What Mormons really believe

The Church of Jesus Christ of Latter-day Saints explained
January 25, 2012

The Church of Jesus Christ of Latter-day Saints—better known as the Mormon church—was born in 19th-century upstate New York. Joseph Smith was a son of impoverished farmers who drifted in and out of local churches and dabbled in folk magic—until a series of visions in the 1820s transformed him into a prophet.

According to the faith, the Angel Moroni led him to uncover a book of golden plates buried in a hill near his home. Using a pair of magic spectacles Smith transcribed the plates into the Book of Mormon and convinced a growing band of followers that they were living in the “latter days” shortly before the return of Christ. He founded the church in 1830.

Fleeing persecution and seeking a secure place to build a theocratic city-state, Smith led the Mormons around the Midwest and revealed new beliefs that horrified mainstream Christians, including the doctrine of plural marriage. He dispatched missionaries far and wide—including an expedition to Britain in 1837; some 100,000 British converts had emigrated to the United States by 1900.

After an anti-Mormon mob in Illinois murdered Smith in 1844, the shrewdest of his deputies, Brigham Young, emerged as his successor. Young, the “Mormon Moses,” led his people westward to settle in their “promised land,” the valley around Utah’s Great Salt Lake. After decades of strife with the federal government and non-Mormon pioneers, the Mormons eventually renounced polygamy, accepted Washington’s authority, and in the years since have grown into an international church of over 14m members (worldwide, there are roughly as many Mormons as Jews). Over 6m live in the US, and 187,000 in Britain.


Mormons insist they are Christian, believing that they alone grasp the fullness of God’s message. Many mainstream Christians say that Mormonism is a wholly different religion because of the church’s non-traditional views on the nature of God and salvation, and its unique scriptures.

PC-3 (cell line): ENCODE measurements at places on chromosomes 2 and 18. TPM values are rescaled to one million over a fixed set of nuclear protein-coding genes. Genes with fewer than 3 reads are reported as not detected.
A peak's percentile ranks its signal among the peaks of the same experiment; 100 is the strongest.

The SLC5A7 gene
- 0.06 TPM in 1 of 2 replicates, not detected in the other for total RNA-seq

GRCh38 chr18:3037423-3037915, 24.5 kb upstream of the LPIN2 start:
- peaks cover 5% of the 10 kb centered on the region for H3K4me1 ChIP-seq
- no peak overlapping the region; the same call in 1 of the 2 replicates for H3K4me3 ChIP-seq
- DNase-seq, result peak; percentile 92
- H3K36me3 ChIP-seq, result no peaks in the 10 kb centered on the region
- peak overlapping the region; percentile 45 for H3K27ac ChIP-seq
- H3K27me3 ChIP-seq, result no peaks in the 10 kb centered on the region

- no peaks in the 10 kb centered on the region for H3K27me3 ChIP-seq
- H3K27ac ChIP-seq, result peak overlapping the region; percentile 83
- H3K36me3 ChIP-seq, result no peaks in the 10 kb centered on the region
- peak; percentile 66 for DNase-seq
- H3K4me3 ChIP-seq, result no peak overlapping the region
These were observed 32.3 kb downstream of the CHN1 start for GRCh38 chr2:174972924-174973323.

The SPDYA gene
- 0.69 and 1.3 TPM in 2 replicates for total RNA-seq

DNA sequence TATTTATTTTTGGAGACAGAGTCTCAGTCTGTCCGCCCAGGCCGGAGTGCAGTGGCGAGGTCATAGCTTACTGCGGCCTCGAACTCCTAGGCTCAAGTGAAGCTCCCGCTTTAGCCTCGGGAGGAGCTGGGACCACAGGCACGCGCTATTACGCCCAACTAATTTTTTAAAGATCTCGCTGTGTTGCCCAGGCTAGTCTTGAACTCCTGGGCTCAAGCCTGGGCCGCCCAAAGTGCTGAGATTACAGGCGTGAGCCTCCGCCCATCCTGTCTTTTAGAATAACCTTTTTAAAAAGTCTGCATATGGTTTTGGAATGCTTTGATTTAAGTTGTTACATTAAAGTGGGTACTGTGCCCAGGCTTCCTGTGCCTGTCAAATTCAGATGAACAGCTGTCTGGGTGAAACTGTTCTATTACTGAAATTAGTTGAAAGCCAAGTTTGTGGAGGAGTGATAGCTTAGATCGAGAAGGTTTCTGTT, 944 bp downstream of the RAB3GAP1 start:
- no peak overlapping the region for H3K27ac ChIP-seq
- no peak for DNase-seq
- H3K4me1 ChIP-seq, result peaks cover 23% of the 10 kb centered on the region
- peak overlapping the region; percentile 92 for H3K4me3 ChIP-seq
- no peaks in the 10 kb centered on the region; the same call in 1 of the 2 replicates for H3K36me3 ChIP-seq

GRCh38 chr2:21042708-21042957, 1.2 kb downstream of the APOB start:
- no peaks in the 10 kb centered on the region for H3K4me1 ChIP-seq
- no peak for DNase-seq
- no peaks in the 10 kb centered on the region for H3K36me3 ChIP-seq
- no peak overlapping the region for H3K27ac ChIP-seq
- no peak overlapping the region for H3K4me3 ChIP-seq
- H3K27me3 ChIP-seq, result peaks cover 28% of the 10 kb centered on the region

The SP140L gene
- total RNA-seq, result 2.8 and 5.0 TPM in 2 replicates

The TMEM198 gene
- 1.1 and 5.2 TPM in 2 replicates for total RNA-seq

The literary scholar Harold Bloom has called the Book of Mormon “a creative misreading of the early history of the Jews.” This scripture, which Mormons see as a supplement to the Bible, tells the story of an Israelite patriarch named Lehi who sails to the new world in 600 BC. Quarrels between his sons, Nephi and Laman, give rise to two warring peoples, the Nephites and the Lamanites. Christ appears in the new world shortly after his resurrection and brings peace—but the tribes soon return to war. The Book of Mormon (named for one of the authors, a general who led the Nephites) follows the fortunes of these tribes until about the 4th century AD, when the dark-skinned Lamanites—according to Mormon doctrine, the ancestors of today’s Native Americans—exterminate the Nephites.

The Book of Mormon offers a blandly Christian message of salvation rooted in repentance and faith. Two other scriptures, the Doctrine and Covenants and the Pearl of Great Price, contain Smith’s more radical ideas, including polygamous marriage, which he modelled on the lives of Israel’s patriarchs. He taught that God is an “exalted man” of flesh and bone, distinct from Christ and the Holy Spirit (denying mainstream Christians’ idea of the Trinity).